Still, Paul goes on to coach the Corinthians. [Verse 11:] “Finish what you started so that your initial eagerness may be matched by completing it according to your means.” Again Paul emphasizes spiritual integrity. The road to hell may be paved with good intentions, but good deeds alone won’t get you into heaven. Motivation matters. God loves a cheerful giver; eagerness and giving together are evidence of Jesus inside. And inasmuch as Jesus is the eager giving standard, how can anybody hold back anything?

“Uh-oh,” you’re thinking. “Hang on to your purses! Watch your wallets! The preacher’s going retro on us. It’s Money Sunday in Minnesota!” I am tempted, if only for the sake of experiencing what it would mean to give like Christ. But even Paul knew that nobody can give totally like Christ. You are not the Christ. You can’t divest yourself of divinity in order to take on humanity no matter how big your Messiah complex. You can give your life but it won’t save the world. “Finish what you started,” Paul writes in [verse 11,] “match actions to your eagerness, but do it, according to your means.” (Whew! That was close.) As long as you’re eager, Paul writes, “give what you can.” (Alright!) Because if you’re eager, you’ll give all you can. Hang on! Paul’s not giving anybody an out. He’s giving us a boundary. You give all you can, [verse 12,] but just not so much that you become financially needy yourself. “If the eagerness is there, the gift is acceptable according to what one has—not according to what one does not have.”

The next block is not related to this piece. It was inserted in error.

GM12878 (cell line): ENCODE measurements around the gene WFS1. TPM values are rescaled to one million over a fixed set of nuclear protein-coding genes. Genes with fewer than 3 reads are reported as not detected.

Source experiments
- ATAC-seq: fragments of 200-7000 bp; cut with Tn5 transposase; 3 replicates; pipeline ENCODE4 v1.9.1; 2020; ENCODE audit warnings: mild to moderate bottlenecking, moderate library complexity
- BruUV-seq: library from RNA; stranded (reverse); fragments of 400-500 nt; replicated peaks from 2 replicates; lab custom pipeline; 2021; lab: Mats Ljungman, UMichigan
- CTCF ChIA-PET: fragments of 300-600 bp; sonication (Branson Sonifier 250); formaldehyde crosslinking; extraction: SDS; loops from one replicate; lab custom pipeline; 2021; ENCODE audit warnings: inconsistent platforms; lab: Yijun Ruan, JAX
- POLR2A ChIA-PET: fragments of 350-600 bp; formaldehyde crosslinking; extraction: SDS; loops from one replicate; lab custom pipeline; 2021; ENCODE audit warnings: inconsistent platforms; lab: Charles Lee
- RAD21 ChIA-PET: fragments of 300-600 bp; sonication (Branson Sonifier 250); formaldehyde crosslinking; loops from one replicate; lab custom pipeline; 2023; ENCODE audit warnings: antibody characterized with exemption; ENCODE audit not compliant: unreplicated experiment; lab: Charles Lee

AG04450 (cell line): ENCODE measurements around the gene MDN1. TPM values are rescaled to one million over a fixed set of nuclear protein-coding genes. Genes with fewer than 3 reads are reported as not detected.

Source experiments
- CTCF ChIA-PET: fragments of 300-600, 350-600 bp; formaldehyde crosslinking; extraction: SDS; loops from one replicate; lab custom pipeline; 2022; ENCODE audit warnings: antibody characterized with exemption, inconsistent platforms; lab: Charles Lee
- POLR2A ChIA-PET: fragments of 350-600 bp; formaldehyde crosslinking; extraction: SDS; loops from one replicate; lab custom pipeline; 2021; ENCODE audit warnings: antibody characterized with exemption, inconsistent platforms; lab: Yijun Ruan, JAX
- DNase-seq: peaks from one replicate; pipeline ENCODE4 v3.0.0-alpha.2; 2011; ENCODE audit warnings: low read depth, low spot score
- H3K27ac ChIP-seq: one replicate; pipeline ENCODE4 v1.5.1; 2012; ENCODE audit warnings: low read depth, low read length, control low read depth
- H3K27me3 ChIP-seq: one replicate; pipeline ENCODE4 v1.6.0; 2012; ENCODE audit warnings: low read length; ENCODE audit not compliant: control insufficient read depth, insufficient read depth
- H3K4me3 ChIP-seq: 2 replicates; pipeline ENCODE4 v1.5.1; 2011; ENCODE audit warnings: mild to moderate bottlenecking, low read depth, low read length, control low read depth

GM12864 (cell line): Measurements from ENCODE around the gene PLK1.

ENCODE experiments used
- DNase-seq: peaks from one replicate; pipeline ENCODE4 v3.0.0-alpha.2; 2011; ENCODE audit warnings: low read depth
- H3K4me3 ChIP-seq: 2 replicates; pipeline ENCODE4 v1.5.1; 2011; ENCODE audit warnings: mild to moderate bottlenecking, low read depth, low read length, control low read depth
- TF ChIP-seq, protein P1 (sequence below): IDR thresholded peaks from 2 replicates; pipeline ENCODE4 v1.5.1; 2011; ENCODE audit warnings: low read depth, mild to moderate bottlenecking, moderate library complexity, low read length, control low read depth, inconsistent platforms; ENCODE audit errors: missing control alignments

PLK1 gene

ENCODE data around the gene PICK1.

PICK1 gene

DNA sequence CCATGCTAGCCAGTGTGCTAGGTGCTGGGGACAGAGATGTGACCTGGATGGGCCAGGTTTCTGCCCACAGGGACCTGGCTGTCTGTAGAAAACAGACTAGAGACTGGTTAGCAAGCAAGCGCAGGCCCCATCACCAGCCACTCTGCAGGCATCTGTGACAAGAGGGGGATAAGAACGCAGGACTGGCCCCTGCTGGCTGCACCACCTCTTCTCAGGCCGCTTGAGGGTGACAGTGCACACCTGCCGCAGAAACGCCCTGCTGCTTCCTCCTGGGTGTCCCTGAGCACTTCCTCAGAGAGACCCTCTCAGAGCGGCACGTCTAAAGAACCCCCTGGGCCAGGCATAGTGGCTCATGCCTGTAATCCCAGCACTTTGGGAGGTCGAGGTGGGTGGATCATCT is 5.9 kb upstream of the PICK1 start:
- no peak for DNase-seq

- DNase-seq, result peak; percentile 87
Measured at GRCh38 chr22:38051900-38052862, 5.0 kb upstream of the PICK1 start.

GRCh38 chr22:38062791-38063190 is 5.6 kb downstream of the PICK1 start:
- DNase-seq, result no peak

The goal of giving is not a vow of poverty but a vow of generosity for the sake of a equality, [verse 13]. Relief for others should not be pressure on you, but it is a question of a fair balance between your present abundance and others’ need, or their abundance for your need. Fair balance. Sufficiency. Justice. Righteousness. It’s not right that a few hundred billionaires now own as much wealth as the world’s poorest 2.5 billion people. It’s not right that nearly three billion people live less on two dollars a day. It’s not right that 30,000 children die every day due to poverty. It’s not right that on any given night in Hennepin County there are over 3000 homeless people, a third of them children with a quarter of them even employed. It’s not right that in our own congregation of relative abundance, there is a struggle on the part of many to make ends meet. It’s not right.